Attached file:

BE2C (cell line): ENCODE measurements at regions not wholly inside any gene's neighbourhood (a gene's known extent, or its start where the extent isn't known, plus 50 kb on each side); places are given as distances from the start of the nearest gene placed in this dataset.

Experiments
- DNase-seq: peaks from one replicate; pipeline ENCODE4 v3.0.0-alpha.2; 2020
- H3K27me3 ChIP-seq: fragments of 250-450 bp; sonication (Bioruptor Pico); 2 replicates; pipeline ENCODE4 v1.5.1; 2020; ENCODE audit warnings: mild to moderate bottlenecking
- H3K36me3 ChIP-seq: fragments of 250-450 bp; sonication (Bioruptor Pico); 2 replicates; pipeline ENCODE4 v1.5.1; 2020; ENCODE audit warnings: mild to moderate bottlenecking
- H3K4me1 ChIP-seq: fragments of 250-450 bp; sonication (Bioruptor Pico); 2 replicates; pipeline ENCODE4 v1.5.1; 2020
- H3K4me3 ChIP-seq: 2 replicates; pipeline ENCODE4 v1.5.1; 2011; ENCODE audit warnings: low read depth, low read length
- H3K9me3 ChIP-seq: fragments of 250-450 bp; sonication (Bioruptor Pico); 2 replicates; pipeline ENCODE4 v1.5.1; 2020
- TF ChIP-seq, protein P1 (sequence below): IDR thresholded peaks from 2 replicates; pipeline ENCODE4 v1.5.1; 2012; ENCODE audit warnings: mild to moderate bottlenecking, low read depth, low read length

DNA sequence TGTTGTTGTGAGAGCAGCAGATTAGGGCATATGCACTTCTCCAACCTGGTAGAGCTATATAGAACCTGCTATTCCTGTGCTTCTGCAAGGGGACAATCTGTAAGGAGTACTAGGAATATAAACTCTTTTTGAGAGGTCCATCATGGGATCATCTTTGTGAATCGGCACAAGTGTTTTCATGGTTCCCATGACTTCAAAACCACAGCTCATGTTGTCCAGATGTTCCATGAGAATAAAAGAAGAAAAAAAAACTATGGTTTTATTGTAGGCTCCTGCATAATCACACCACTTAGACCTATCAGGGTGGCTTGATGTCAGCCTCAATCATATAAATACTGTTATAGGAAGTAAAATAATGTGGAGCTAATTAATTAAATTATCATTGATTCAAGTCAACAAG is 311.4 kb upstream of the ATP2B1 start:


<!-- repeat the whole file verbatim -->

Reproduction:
BE2C (cell line): ENCODE measurements at regions not wholly inside any gene's neighbourhood (a gene's known extent, or its start where the extent isn't known, plus 50 kb on each side); places are given as distances from the start of the nearest gene placed in this dataset.

Experiments
- DNase-seq: peaks from one replicate; pipeline ENCODE4 v3.0.0-alpha.2; 2020
- H3K27me3 ChIP-seq: fragments of 250-450 bp; sonication (Bioruptor Pico); 2 replicates; pipeline ENCODE4 v1.5.1; 2020; ENCODE audit warnings: mild to moderate bottlenecking
- H3K36me3 ChIP-seq: fragments of 250-450 bp; sonication (Bioruptor Pico); 2 replicates; pipeline ENCODE4 v1.5.1; 2020; ENCODE audit warnings: mild to moderate bottlenecking
- H3K4me1 ChIP-seq: fragments of 250-450 bp; sonication (Bioruptor Pico); 2 replicates; pipeline ENCODE4 v1.5.1; 2020
- H3K4me3 ChIP-seq: 2 replicates; pipeline ENCODE4 v1.5.1; 2011; ENCODE audit warnings: low read depth, low read length
- H3K9me3 ChIP-seq: fragments of 250-450 bp; sonication (Bioruptor Pico); 2 replicates; pipeline ENCODE4 v1.5.1; 2020
- TF ChIP-seq, protein P1 (sequence below): IDR thresholded peaks from 2 replicates; pipeline ENCODE4 v1.5.1; 2012; ENCODE audit warnings: mild to moderate bottlenecking, low read depth, low read length

DNA sequence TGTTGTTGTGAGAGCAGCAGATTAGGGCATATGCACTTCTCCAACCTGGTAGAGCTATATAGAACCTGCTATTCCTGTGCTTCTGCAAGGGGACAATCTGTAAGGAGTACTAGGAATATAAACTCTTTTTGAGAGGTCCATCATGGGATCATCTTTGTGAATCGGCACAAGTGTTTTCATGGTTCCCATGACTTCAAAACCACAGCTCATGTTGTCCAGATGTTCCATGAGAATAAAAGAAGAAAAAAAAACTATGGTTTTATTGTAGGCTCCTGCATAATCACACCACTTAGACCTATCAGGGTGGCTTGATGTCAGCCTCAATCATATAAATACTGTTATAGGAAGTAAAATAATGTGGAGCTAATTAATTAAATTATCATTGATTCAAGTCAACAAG is 311.4 kb upstream of the ATP2B1 start: